The front and rear sides of the wear bodies 13 are shown to be plane-parallel, but, if required, the wear bodies 13 can be designated with a thickness increasing from or towards the drum mantle 8. The longitudinal edge sides 22,24 of the wear bodies need not be mutually parallel, either, neither transversely nor longitudinally, the latter being indicated by a dashed line 23 in FIG. 1. The upper longitudinal edge side 22 of the wear bodies 13 should be on a level with and in line with the inwardly facing end surface 15 of the support pad 21 of the lifter bar and be completely uncovered, which is to be preferred in most cases, instead of having it embedded in the elastomeric material, as shown in FIG. 2.

The support pad 21 for the steel wear bodies 13 incorporated in a lifter bar 1, is designated with an increasing thickness towards the drum mantle 8 and the minimum and maximum width or thickness of the support pad is calculated with respect to the resilience, non-rigidity and degree of impact damping required by the used grinding bodies and/or the grinding material itself in respect of their size and weight in each specific case in order to obtain the best possible results, not the least as to endurance and life of the lifter bars that have been substantially improved through this invention. As to resilience, non-rigidity and impact, damping the hardness of the elastomeric material used in the lifter bar is also of importance. A suitable hardness of the elastomeric material is 55-75 Shore and preferably 60 Shore.

The wear bodies 13, on their part, should have a hardness at any rate in their wear surface, which is adapted to the grinding bodies and/or the grinding material itself used in the lined drum 3. It should be about 600 Brinell, and even higher in certain cases. For example, in semi-autogenous mills, the wear bodies 13 should have a hardness lying just below 600 Brinell and in autogenous mills, the hardness of the steel wear bodies 13 could be higher than 600 Brinell.

In order to eliminate arising breaking effects in the wear bodies 13, which can result in crack formations and consequently indications of fracture in the wear bodies 13, the bodies should not have a longitudinal extent longer than about 2 yards, preferably less than one yard. In FIG. 1, it is shown how two wear bodies 13 are arranged beside each other in the same lifter bar 1. The outer edge of each outermost wear body 13 of a lifter bar should terminate a short distance from the outermost end of the lifter bar, and between the facing ends of adjacent wear bodies 13 there should be an interspace 25 filled with the elastomeric material of the lifter bar.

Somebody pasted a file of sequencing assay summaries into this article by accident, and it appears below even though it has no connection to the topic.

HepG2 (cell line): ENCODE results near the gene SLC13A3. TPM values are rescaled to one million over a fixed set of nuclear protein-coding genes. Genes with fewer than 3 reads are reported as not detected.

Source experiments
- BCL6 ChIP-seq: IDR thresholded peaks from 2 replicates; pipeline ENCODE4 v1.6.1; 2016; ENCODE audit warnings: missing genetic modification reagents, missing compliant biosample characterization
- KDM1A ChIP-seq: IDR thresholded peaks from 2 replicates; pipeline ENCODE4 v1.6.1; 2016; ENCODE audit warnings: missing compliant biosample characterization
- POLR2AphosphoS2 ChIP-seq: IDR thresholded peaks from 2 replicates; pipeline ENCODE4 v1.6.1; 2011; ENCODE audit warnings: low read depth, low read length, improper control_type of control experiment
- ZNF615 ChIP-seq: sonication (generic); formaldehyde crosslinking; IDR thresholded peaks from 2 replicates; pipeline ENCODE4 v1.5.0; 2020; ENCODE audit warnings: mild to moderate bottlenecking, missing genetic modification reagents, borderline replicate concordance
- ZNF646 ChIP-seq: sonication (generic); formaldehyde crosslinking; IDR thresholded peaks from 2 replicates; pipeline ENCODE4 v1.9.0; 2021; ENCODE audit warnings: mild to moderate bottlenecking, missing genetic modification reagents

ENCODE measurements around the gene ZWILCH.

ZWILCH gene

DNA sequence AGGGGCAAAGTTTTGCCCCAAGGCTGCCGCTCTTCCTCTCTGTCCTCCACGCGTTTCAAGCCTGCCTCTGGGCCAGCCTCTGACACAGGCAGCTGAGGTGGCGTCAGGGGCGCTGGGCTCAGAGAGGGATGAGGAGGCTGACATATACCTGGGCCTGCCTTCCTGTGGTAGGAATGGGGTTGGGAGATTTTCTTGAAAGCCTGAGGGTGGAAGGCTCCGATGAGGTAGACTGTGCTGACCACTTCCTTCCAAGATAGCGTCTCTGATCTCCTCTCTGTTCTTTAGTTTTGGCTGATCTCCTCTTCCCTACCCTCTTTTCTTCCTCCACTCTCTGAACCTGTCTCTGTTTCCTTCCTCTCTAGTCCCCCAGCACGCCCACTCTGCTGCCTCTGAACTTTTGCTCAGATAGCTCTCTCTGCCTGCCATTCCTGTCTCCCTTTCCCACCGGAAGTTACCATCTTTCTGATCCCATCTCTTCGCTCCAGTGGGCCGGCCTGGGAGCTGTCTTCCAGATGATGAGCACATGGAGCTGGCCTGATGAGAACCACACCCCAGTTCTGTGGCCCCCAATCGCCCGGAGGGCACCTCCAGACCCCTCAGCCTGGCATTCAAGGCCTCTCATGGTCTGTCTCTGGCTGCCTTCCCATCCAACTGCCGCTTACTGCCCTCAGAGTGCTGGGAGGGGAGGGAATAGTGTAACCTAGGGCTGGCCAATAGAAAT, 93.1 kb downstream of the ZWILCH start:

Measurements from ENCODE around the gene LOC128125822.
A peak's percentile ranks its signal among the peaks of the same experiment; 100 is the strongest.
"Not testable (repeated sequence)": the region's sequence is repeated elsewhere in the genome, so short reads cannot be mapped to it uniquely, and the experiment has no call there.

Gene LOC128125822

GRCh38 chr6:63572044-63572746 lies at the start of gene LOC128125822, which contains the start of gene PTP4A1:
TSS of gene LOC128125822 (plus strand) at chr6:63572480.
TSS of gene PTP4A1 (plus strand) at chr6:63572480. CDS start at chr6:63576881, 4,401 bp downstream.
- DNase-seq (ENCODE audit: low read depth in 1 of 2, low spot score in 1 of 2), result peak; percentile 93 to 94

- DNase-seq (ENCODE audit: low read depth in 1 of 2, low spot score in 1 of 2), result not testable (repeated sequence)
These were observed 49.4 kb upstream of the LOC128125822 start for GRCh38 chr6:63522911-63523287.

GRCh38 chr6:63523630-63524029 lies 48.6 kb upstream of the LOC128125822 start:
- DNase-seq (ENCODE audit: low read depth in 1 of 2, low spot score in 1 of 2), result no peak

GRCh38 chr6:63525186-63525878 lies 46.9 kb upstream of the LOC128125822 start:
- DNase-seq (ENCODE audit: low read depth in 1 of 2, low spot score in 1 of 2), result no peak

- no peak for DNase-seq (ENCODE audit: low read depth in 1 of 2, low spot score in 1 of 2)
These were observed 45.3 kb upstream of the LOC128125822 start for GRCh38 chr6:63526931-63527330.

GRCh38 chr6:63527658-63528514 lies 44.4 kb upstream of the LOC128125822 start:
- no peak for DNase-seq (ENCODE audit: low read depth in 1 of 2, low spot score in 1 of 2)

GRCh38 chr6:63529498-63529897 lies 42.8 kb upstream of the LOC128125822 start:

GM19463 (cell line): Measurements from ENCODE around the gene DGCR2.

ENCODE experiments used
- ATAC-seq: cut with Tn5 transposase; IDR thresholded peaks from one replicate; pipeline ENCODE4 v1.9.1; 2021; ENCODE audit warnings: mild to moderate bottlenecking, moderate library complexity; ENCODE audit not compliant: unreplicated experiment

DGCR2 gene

Further, the steel wear bodies 13 could each be provided with at least one projection 26 on their rear surface 27, as shown in FIG. 1 and 3-5. Each projection extends into the elastomeric material of the support cushion 21 of the lifter bar 1 and forms at least one opening 28 to provide a mechanical bonding between the steel wear body 13 and the associated support cushion 21 of the lifter bar 1, in addition to the chemical bonding therebetween resulting from the vulcanization of the lifter bar 1 and not necessarily in addition to the mechanical bonding resulting from the bolt joint 19. The bolt joint could be omitted, if the steel wear bodies 13 are provided with such projections 26.

Preferably, the projections 26 are made of steel bars 29 formed as a curve or a bow having its ends attached, as by welding, to the back of the steel wear body 13, as shown at 30 in FIG. 3 and 4, or as a wave-line having its wave troughs 31 attached, as by welding, to the back of the steel wear body 13, as shown at 32 in FIGS. 3 and 5. FIG. 4 and 5 show, at 30 and 32, respectively, also the possibility of having one end of the steel bar projections 26 attached to the lower edge side 24 of a steel wear body 13. FIG. 3 illustrates, at 32, the possibility of having at least same of the steel bar projections 26 extending out of the end section 15 of the lifter bar 1 as a lifting lug 33 having one end attached, as by welding, to the upper edge side 22 of a steel wear body 13.

A modified lifting lug arrangement is illustrated in FIG. 1, in which the lifting lugs 34 are provided along the upper edge side 22 of the steel wear bodies 13 and have their ends welded thereto. This lifting lug arrangement 34 is designed particularly for lifters having steel wear bodies without any projections 26 or having the steel bar projections 26 of the steel wear bodies 13 extending in a parallel or an inclined relationship to the longitudinal upper end section 15 of the lifter bar. Each steel wear body 13 could be provided with more than one steel bar projection 26.

By the inventive combination of a hard wear layer or component of steel and a support layer or component of a softer compressible elastic material for the hard wear layer located in the part of the lifter bar that is primarily exposed to influence by the grinding bodies and/or the grinding material used in the mill, the wearing out of the lifters dependent on the mere wear and on the scrap loss is reduced. At the same time, it is achieved that the wear takes place approximately equally slowly along the entire hight of the lifter bars independently of how high the lifter bar is (of course within certain limits), from the very beginning. In other words, the use of relatively higher lifters in the mills is made possible and, consequently, mills can advantageously be lined with high as well as low lifters, as shown in FIGS. 3 and 5. When the low lifters have become worn out completely, the high ones have been worn down to about half their original height and function thereafter as low lifters. Thus, the completely wornout lifters are replaced by high lifters.

The invention is not restricted to what has been described above and shown in the drawings, but can be modified and supplemented in many different ways within the scope of the invention defined in the claims.

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Referenced by
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Classifications
U.S. Classification241/183, 241/DIG.30, 241/300, 428/67, 241/299
International ClassificationB02C17/22
Cooperative ClassificationY10S241/30, B02C17/225
European ClassificationB02C17/22R
Legal Events
DateCodeEventDescription
Feb 6, 2001REMIMaintenance fee reminder mailed
Jan 18, 2001FPAYFee payment
Year of fee payment: 12
Jan 10, 1997FPAYFee payment
Year of fee payment: 8
Jan 12, 1993FPAYFee payment
Year of fee payment: 4